How common is this type of epilepsy?
Epilepsy in general occurs in nearly 1 out of 100 people. Childhood absence epilepsy accounts for 10% of all epilepsies.
What should a parent do if they suspect their child might have CAE?
Many a times these symptoms are overlooked or ignored as they are not very obvious, and parents tend to brush them aside until the frequency increases or the child’s academic poor performance is reported, or the school starts reporting these symptoms. The first thing a parent can do is to capture these events on their mobile phone and seek advice from a pediatric neurologist or your local community paediatrician.
How is this type of Epilepsy usually diagnosed?
The diagnosis is usually driven by the history. The doctor may carry out a hyperventilation test in their clinic to elicit an absence seizure. If the child does have an absence seizure, he will suddenly stop hyperventilating and starts to stare, and remains unresponsive for a brief period.
Your doctor will then recommend a test called electroencephalogram (EEG). This is done to reaffirm the diagnosis. Generally, no other investigations are required unless these absence seizures prove to be unresponsive to treatment or develop into atypical seizures.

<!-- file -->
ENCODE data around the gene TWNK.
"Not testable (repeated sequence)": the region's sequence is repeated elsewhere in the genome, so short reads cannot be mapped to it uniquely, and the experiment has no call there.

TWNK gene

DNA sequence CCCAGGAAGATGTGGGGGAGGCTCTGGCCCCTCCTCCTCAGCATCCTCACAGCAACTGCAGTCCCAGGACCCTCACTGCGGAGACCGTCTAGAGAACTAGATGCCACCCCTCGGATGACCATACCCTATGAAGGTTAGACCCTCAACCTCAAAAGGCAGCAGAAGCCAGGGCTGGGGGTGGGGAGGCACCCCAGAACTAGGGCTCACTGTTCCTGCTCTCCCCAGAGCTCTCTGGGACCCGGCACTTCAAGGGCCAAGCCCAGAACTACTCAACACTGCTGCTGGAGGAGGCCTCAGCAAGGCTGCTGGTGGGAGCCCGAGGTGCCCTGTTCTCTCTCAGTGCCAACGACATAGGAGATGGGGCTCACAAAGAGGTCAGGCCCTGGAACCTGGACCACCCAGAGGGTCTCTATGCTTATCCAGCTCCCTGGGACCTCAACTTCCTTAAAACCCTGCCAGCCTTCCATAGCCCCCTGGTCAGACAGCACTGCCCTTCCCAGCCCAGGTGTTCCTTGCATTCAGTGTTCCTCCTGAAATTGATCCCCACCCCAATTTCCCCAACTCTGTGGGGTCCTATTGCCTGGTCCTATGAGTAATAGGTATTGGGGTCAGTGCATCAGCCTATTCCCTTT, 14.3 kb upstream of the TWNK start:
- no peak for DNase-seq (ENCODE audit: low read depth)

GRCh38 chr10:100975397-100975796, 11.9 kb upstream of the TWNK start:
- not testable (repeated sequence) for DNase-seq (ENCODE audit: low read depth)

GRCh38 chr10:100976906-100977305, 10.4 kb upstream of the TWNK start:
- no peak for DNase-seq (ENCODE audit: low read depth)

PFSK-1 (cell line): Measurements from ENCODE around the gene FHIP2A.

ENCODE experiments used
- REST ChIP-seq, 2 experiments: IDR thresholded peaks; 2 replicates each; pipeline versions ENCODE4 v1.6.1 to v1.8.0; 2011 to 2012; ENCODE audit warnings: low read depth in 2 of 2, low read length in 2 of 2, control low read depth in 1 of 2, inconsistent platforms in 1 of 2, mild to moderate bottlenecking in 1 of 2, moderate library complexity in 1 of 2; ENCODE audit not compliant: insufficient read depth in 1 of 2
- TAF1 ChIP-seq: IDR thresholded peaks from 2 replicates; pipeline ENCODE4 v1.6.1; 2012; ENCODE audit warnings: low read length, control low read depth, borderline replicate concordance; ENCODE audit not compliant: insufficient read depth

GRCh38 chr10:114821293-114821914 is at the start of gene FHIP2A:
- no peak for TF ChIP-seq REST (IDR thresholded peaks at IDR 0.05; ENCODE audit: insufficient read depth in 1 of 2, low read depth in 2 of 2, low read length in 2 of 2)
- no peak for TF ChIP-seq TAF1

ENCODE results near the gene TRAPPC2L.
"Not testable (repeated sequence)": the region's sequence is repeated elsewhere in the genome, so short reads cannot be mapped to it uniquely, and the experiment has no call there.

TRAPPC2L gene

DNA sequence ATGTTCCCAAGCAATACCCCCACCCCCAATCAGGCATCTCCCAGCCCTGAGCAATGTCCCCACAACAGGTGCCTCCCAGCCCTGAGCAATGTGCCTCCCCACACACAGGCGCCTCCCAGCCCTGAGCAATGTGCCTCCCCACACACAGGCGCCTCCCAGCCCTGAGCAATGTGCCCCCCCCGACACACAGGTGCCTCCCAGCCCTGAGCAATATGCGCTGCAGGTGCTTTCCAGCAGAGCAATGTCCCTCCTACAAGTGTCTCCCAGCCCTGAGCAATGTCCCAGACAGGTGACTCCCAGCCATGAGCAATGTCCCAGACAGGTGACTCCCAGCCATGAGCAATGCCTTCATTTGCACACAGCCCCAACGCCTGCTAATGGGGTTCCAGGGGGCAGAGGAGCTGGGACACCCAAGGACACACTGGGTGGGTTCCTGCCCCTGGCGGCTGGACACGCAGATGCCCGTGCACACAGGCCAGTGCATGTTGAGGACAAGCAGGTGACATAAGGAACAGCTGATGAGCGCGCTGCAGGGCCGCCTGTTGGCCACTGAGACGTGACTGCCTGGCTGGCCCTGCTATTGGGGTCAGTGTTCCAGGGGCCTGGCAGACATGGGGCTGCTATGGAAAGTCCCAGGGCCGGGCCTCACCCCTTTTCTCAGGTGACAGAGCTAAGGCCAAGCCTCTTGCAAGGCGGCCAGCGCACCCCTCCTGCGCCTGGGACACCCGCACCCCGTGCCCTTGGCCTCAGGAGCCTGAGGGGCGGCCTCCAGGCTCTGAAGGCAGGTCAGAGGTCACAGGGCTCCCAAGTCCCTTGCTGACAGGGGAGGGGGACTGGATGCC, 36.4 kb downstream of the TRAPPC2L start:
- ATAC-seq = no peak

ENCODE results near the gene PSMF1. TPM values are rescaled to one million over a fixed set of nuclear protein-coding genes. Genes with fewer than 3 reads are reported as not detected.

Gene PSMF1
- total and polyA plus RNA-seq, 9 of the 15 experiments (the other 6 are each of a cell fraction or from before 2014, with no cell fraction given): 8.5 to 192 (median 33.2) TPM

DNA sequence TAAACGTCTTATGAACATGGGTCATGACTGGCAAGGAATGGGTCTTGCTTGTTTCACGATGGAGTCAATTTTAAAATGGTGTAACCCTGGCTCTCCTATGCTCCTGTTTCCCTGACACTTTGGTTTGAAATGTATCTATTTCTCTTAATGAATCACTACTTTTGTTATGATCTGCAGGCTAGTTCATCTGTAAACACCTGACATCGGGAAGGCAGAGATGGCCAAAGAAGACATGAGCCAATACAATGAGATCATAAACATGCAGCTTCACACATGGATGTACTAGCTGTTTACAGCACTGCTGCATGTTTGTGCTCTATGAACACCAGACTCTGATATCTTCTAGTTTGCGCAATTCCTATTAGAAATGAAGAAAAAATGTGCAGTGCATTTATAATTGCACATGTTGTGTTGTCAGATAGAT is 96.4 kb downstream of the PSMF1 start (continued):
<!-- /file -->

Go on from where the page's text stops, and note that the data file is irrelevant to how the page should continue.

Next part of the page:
Is it genetic?
Childhood absence epilepsy has a multifactorial genetic cause. Most children with CAE do not have abnormal results on testing for specific genes. However, about 1 out of 3 families of children with CAE will report a family history of absence seizures or some form of generalised seizures. Therefore, it can be safely concluded that although there is a familial predisposition, we have not been able to understand it fully.
How is Childhood Absence Epilepsy usually treated?
Following evaluation, appropriate anti-epileptic medication should be started under the supervision of a Paediatric neurologist or an experienced Paediatrician. There are few options when it comes to prescribing medications. Valproic acid, Ethosuximide, and Lamotrigine are some of the commonly used anti-epileptic medications used. Most of these children will respond to these medications, however, a small proportion will fail to respond and will require further evaluation, followed by an alternative treatment approach.
After remaining seizure free for two years, your doctor will recommend slowly withdrawing the anti-epileptic medication. This is because more than 80% of children go into remission (their epilepsy goes away with age). However, in some it may continue, requiring a longer treatment period.
Dr Arif Khan, Paediatric Neurologist, Founder of Nuropedia, a company that specializes in childhood neurological conditions such as epilepsy and seizure disorders, headaches and migraines, sleep disorders, neuromuscular conditions, movement disorders, neonatal neurology, cerebrovascular stroke, cerebral palsy, neurometabolic conditions, neurogenetic conditions, neurobehavioural conditions, autism and ADHD.